Take a look at the booklet Looking after your joints when you have arthritis, on the Arthritis Research Campaign website. It has practical information on how to protect your joints while going about your daily life.

Smoking and arthritis

New research from New York Medical Centre, suggests that giving up smoking may help people with arthritis by reducing their symptoms. More research needs to be done, but it’s another good reason to give up cigarettes.

Alternative therapies for arthritis

While there are all kinds of alternative therapies available, there isn’t always evidence to show that they are effective at helping people with rheumatoid arthritis. 'It’s really a question of thinking carefully about the risks and benefits and making your own decisions on whether to use them based on this information,' says Abigail Page. 'If you are thinking of trying alternative therapies do talk to your health professional about it first,' she says.

'Hydrotherapy can be effective at relieving the symptoms of rheumatoid arthritis,' says Abigail. 'Talk to your local branch of Arthritis Care, your doctor or clinical nurse specialist, to find out where it’s available in your area. There is also some evidence to show that acupuncture can relieve some of the pain symptoms associated with rheumatoid arthritis.'

Arthritis myth or fact?

The diet myth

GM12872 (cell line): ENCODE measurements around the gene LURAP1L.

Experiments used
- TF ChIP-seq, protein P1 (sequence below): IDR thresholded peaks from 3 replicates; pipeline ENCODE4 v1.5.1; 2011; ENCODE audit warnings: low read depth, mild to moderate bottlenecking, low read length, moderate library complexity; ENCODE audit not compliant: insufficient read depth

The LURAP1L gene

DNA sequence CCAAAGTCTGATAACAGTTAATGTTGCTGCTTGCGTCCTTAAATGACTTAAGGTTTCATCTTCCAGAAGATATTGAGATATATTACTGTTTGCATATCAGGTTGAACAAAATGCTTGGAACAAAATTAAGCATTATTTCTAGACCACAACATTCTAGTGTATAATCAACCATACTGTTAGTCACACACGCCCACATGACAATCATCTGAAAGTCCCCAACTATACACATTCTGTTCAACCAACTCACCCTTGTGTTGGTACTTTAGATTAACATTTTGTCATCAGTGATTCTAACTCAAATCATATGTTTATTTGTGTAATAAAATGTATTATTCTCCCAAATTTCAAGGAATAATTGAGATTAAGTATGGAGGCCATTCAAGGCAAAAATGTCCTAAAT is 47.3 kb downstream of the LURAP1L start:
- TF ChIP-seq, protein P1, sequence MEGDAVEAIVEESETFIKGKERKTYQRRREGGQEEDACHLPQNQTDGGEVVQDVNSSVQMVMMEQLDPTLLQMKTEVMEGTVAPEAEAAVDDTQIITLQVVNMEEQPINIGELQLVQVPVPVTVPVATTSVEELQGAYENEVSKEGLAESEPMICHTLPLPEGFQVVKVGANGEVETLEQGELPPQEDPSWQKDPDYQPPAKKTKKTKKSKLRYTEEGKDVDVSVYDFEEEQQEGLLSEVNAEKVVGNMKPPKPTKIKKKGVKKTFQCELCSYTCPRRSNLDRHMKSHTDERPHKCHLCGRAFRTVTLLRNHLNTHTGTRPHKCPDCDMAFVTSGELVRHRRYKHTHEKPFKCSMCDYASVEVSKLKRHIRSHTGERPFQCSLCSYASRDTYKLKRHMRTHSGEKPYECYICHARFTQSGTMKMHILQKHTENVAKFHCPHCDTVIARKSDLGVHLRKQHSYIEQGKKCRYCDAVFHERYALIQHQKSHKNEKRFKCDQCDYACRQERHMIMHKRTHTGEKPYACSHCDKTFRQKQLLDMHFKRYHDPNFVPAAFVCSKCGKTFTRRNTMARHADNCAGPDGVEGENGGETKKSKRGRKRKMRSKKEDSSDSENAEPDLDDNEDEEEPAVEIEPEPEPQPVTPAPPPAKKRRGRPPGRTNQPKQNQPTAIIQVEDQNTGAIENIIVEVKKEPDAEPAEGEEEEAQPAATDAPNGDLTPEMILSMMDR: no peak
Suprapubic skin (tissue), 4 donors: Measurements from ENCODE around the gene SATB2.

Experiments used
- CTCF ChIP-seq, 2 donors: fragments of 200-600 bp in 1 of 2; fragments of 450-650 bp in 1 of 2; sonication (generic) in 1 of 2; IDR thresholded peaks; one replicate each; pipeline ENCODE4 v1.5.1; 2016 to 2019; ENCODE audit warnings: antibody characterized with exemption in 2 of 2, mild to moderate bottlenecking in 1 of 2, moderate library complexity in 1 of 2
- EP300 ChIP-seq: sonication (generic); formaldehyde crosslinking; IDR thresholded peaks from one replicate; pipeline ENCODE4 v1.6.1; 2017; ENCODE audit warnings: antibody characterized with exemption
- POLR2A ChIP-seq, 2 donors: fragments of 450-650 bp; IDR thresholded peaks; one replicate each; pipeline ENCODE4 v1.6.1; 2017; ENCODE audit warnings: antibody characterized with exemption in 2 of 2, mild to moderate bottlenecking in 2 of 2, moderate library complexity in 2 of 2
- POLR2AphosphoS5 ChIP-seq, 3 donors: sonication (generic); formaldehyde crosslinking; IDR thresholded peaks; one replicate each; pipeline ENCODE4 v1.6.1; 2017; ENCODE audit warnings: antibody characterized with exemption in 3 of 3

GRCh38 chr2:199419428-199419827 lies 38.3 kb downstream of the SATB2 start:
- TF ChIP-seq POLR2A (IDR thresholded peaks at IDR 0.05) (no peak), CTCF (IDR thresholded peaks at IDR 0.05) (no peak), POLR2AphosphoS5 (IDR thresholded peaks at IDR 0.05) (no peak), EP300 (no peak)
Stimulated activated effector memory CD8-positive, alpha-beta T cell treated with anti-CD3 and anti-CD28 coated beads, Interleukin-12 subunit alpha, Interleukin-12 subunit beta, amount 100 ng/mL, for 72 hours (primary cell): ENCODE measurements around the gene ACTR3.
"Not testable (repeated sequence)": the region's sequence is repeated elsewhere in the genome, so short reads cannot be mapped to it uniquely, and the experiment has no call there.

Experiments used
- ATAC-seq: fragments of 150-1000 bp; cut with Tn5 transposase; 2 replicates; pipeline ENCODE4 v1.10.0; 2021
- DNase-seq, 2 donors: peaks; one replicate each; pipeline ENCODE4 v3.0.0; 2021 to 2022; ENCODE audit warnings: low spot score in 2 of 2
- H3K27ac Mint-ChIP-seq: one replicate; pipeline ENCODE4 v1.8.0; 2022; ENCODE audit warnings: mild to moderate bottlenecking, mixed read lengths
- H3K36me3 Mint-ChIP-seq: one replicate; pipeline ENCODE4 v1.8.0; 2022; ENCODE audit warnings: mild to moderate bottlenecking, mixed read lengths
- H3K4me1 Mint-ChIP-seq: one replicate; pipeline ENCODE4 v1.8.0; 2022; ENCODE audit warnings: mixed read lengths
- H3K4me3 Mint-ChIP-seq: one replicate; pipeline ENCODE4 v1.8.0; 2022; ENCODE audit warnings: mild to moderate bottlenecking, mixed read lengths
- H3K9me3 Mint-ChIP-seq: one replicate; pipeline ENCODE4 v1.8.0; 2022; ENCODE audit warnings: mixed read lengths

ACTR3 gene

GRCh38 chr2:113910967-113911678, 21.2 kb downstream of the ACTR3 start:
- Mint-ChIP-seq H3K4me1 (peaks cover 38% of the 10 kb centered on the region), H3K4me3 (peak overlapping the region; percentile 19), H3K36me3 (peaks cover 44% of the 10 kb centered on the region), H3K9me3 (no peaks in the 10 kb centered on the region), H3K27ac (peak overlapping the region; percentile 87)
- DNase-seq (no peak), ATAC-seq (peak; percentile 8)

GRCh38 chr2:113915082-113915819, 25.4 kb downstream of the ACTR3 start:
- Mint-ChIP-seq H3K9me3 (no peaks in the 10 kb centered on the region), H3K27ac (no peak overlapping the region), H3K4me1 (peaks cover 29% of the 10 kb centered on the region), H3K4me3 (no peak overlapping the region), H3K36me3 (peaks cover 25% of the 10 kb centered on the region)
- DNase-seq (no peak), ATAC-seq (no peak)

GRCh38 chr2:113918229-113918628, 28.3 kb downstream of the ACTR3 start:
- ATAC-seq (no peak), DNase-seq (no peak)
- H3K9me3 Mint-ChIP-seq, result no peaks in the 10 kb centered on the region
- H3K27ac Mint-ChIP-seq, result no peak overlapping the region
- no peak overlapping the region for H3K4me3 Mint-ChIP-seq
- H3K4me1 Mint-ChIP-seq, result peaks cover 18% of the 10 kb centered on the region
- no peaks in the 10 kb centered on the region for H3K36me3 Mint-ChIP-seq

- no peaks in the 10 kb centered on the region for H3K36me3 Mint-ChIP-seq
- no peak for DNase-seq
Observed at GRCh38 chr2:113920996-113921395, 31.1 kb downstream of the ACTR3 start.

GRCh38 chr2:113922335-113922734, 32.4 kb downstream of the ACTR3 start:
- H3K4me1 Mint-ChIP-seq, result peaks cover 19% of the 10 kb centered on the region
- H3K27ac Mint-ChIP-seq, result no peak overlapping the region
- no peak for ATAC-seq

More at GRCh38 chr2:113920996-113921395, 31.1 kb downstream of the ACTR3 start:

'Some people find eliminating certain foods from their diets very helpful,' says Jane Tadman. 'Some also believe that you should avoid tomatoes and citrus fruits, in fact they swear by this.' 

So does diet matter? It all depends on you. There’s no evidence that tomatoes or citrus fruits make your symptoms worse, but that doesn’t mean that excluding these or other foods doesn’t help some people. The only foods for which we have evidence that they’re of some use, are fish oils (see Self Help).

The weather myth

People with rheumatoid arthritis often report that the weather does affect how they feel. They come home from a hot, sunny holiday, to cold, damp England, saying how much better they were when they were away.

'The damp seems to be the worst thing,' says Jane Tadman. 'It seems to get into your bones.' Again, there’s no evidence for or against this theory. It could be fact, it could be psychological – who doesn’t feel better after a holiday away from it all?

The age myth

Only old people get rheumatoid arthritis. This is definitely a myth. The most common age of onset for this condition is between the ages of 30 and 50. And around 15,000 children and teenagers under the age of 17, have a juvenile version of inflammatory arthritis.

The opinions expressed are those of the author and are not held by Saga unless specifically stated.

The material is for general information only and does not constitute investment, tax, legal, medical or other form of advice. You should not rely on this information to make (or refrain from making) any decisions. Always obtain independent, professional advice for your own particular situation.